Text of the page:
Peripheral arterial disease (PAD) refers to the blocking of large arteries. Patients with peripheral arterial disease as a result of narrowing of the arteries in the legs may present with cramping pain in the legs or buttocks on walking; this is also known as intermittent claudication (IC). This group of patients are at high risk of a heart attack, stroke and death. Treatment often involves stopping cigarette smoking and the optimising of other risk factors such as diabetes, high blood pressure and cholesterol. Another treatment often used to reduce the risk of heart attacks and strokes in patients with IC is antiplatelet treatment. Antiplatelets make the blood less sticky and therefore block the formation of blood clots, thereby preventing blockages in arteries which can cause heart attacks and strokes. Antiplatelet treatments include drugs such as aspirin, clopidogrel and dipyridamole, but there is limited evidence to date on the benefits of antiplatelet therapy in patients with IC. Twelve studies with a total of 12,168 patients were included in this review. The analyses show that, in patients with IC, antiplatelet agents reduced the risk of death from all causes, and from heart attack and stroke combined when compared with placebo. When aspirin was compared with other antiplatelet agents, there was some evidence that the alternative antiplatelet had a more beneficial effect in reducing all cause mortality or of suffering a cardiovascular event such as heart attack or stroke. However, this was based on only two trials. Antiplatelet usage, however, does increase the risk of indigestion and may also increase risk of major bleeding events. Despite its widespread use, the evidence for first line use of aspirin in patients with IC is weak and further research is required to determine whether aspirin would be better replaced by a different class of antiplatelet agent which has a greater beneficial effect with fewer side-effects.
Antiplatelet agents have a beneficial effect in reducing all cause mortality and fatal cardiovascular events in patients with IC. Treatment with antiplatelet agents in this patient group however is associated with an increase in adverse effects, including GI symptoms, and healthcare professionals and patients need to be aware of the potential harm as well as the benefit of therapy; more data are required on the effect of antiplatelets on major bleeding. Evidence on the effectiveness of aspirin versus either placebo or an alternative antiplatelet agent is lacking. Evidence for thienopyridine antiplatelet agents was particularly compelling and there is an urgent need for multicentre trials to compare the effects of aspirin against thienopyridines.
Peripheral arterial disease (PAD) is common and is a marker of systemic atherosclerosis. Patients with symptoms of intermittent claudication (IC) are at increased risk of cardiovascular events (myocardial infarction (MI) and stroke) and of both cardiovascular and all cause mortality.
To determine the effectiveness of antiplatelet agents in reducing mortality (all cause and cardiovascular) and cardiovascular events in patients with intermittent claudication.
The Cochrane Peripheral Vascular Diseases group searched their Specialised Register (last searched April 2011) and CENTRAL (2011, Issue 2) for publications on antiplatelet agents and IC. In addition reference lists of relevant articles were also searched.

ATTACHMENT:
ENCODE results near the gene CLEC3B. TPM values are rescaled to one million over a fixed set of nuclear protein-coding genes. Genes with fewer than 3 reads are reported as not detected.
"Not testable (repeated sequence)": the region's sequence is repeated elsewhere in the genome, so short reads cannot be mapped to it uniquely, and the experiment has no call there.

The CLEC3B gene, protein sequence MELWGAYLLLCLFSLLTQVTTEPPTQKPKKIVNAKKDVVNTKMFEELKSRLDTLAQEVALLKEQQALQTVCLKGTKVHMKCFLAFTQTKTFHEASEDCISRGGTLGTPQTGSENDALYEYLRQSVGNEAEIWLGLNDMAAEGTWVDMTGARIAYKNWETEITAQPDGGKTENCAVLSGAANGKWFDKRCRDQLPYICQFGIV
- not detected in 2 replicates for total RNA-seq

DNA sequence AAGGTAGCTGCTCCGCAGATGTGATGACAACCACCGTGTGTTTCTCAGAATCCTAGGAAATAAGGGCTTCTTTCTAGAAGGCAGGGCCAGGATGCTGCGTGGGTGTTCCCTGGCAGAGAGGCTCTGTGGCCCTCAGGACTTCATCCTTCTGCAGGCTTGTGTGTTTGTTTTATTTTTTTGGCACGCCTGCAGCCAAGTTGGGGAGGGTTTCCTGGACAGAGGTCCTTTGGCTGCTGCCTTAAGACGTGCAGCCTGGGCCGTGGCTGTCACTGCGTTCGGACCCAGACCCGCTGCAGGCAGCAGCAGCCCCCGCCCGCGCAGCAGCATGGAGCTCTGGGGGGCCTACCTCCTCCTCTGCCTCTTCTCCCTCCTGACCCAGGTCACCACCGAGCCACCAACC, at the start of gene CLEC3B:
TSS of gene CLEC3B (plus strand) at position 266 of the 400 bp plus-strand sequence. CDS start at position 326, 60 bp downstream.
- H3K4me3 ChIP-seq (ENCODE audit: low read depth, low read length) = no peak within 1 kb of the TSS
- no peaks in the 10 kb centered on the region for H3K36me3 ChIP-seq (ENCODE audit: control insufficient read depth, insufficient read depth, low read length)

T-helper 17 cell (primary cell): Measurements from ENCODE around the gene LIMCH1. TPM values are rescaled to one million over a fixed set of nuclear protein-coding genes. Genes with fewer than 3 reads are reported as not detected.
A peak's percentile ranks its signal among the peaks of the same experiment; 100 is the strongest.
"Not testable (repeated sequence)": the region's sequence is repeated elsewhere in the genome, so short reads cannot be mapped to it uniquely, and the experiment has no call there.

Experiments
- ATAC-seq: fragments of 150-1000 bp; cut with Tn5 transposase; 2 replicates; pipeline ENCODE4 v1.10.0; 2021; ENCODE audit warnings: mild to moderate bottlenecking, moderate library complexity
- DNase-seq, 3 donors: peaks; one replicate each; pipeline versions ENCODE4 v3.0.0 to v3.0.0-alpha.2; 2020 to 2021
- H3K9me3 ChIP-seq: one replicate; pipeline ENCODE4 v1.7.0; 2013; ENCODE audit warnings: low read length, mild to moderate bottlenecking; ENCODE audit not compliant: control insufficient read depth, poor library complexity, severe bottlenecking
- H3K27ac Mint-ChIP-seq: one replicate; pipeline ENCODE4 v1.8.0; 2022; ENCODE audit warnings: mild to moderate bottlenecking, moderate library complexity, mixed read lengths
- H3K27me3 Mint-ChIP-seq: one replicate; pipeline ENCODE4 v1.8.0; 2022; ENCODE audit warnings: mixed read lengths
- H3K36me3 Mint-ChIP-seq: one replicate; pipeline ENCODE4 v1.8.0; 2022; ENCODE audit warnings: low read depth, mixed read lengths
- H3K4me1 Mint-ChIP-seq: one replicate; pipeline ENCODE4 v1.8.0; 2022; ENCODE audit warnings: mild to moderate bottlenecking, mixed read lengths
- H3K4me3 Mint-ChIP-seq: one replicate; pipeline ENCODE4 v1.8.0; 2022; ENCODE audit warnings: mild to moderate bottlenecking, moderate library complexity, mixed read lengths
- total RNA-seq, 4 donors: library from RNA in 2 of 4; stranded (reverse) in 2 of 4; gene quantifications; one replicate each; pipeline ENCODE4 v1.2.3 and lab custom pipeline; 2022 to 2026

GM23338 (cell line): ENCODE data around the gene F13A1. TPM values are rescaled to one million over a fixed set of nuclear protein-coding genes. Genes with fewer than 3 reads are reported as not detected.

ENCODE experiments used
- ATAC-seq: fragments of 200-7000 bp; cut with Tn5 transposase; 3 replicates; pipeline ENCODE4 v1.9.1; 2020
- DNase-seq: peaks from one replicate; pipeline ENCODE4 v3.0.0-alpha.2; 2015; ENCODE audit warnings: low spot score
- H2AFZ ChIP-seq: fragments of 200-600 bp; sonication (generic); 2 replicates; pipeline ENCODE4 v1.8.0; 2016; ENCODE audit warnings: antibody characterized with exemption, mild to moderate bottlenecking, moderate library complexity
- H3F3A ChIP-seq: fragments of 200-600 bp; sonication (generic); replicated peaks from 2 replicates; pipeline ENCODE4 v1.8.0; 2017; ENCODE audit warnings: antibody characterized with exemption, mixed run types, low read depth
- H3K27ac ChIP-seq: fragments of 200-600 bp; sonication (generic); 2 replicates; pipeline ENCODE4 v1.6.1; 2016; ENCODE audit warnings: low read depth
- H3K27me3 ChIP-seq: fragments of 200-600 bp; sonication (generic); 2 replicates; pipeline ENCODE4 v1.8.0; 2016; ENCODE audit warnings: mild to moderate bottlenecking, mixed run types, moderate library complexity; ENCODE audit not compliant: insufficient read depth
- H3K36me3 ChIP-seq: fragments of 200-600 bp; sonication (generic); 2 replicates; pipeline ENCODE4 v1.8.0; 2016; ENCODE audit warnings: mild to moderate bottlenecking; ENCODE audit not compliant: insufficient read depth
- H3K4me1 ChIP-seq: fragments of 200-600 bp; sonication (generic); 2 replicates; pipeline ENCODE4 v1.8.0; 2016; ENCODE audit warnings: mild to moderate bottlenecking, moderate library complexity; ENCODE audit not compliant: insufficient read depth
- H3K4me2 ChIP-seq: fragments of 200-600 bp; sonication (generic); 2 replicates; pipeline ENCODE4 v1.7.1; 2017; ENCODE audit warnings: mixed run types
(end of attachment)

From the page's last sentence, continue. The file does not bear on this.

Double-blind randomised controlled trials comparing oral antiplatelet agents versus placebo, or versus other antiplatelet agents in patients with stable intermittent claudication were included. Patients with asymptomatic PAD (stage I Fontaine), stage III and IV Fontaine PAD, and those undergoing or awaiting endovascular or surgical intervention were excluded.
Data on methodological quality, participants, interventions and outcomes including all cause mortality, cardiovascular mortality, cardiovascular events, adverse events, pain free walking distance, need for revascularisation, limb amputation and ankle brachial pressure indices were collected. For each outcome, the pooled risk ratio (RR) or mean difference (MD) with 95% confidence intervals (CI) was calculated.
A total of 12 studies with a combined total of 12,168 patients were included in this review. Antiplatelet agents reduced all cause (RR 0.76, 95% CI 0.60 to 0.98) and cardiovascular mortality (RR 0.54, 95% CI 0.32 to 0.93) in patients with IC compared with placebo. A reduction in total cardiovascular events was not statistically significant (RR 0.80, 95% CI 0.63 to 1.01). Data from two trials (which tested clopidogrel and picotamide respectively against aspirin) showed a significantly lower risk of all cause mortality (RR 0.73, 95% CI 0.58 to 0.93) and cardiovascular events (RR 0.81, 95% CI 0.67 to 0.98) with antiplatelets other than aspirin compared with aspirin. Antiplatelet therapy was associated with a higher risk of adverse events, including gastrointestinal symptoms (dyspepsia) (RR 2.11, 95% CI 1.23 to 3.61) and adverse events leading to cessation of therapy (RR 2.05, 95% CI 1.53 to 2.75) compared with placebo; data on major bleeding (RR 1.73, 95% CI 0.51, 5.83) and on adverse events in trials of aspirin versus alternative antiplatelet were limited. Risk of limb deterioration leading to revascularisation was significantly reduced by antiplatelet treatment compared with placebo (RR 0.65, 95% CI 0.43 to 0.97).